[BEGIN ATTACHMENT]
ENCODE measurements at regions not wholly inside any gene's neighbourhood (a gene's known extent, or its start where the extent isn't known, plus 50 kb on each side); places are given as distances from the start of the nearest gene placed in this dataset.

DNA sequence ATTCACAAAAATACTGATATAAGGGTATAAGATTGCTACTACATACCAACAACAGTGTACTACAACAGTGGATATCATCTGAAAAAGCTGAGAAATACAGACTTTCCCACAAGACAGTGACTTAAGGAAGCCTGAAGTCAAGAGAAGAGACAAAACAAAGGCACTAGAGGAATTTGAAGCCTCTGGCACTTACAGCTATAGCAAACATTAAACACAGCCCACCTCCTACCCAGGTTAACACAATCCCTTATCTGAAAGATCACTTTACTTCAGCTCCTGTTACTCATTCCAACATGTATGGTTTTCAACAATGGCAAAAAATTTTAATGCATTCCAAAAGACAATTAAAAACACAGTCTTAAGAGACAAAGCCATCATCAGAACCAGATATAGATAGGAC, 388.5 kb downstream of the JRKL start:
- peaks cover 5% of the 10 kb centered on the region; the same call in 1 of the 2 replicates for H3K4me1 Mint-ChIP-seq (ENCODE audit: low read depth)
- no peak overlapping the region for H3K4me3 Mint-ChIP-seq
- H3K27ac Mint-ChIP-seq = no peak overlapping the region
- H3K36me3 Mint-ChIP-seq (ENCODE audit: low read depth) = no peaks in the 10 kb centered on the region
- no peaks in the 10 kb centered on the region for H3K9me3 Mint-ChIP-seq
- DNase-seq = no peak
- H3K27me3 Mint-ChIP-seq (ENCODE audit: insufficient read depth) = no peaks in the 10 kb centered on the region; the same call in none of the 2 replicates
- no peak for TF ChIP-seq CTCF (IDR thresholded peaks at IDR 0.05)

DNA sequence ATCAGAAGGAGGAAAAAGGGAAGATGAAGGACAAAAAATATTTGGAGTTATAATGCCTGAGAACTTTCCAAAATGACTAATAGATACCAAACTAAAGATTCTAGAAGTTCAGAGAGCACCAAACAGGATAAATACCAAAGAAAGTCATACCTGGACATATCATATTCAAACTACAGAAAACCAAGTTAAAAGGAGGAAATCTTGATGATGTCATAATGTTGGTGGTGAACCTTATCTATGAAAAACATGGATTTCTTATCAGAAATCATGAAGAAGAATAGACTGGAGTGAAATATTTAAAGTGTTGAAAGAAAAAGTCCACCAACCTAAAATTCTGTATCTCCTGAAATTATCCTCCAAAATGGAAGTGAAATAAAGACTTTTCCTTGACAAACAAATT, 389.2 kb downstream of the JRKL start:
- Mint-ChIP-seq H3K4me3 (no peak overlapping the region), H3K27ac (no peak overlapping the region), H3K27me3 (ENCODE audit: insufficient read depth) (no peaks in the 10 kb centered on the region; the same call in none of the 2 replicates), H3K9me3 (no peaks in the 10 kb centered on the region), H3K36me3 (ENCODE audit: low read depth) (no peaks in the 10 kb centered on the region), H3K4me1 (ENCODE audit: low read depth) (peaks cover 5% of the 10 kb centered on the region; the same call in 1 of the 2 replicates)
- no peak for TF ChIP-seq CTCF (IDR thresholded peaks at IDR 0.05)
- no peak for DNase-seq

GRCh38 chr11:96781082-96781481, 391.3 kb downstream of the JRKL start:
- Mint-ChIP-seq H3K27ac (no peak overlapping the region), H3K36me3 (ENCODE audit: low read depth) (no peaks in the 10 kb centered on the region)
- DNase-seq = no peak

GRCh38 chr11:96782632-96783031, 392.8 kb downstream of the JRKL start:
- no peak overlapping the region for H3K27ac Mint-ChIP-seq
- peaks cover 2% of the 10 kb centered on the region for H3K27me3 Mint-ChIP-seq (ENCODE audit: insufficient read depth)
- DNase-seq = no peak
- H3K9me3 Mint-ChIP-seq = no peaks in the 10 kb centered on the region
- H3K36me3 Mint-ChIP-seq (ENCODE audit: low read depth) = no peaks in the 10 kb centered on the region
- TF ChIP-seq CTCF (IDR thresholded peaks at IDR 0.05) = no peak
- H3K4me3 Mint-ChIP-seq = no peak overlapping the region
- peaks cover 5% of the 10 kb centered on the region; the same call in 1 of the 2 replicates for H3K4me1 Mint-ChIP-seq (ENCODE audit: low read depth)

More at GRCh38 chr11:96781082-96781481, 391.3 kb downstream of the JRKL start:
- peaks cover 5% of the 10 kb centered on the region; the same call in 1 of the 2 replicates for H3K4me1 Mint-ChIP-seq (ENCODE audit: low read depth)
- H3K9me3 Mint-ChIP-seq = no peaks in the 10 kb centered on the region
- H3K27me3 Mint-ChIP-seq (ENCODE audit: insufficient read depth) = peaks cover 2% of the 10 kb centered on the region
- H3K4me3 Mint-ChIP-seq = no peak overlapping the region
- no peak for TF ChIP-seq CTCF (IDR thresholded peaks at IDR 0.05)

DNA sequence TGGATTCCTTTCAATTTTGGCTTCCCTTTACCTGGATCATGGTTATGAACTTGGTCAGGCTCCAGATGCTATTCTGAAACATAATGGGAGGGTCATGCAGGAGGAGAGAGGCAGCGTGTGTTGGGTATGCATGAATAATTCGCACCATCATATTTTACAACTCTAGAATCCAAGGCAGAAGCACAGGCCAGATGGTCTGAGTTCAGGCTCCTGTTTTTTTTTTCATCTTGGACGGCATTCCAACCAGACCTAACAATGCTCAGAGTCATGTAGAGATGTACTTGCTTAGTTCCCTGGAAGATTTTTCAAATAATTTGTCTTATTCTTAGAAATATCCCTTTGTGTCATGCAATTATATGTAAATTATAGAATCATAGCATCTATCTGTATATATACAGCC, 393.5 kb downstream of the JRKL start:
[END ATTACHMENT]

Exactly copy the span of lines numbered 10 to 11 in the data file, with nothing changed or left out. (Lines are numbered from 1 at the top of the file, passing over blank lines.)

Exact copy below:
- no peak for TF ChIP-seq CTCF (IDR thresholded peaks at IDR 0.05)

DNA sequence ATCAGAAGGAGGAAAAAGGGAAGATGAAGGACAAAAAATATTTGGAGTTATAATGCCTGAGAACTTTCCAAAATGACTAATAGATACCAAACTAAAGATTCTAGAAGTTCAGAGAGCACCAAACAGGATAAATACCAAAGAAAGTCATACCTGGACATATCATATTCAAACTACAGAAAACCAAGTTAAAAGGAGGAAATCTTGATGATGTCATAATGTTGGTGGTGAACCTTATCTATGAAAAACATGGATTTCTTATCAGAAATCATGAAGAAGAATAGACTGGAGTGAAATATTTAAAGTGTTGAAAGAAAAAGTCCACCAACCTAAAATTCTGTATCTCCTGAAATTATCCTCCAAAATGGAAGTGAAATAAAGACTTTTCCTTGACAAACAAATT, 389.2 kb downstream of the JRKL start: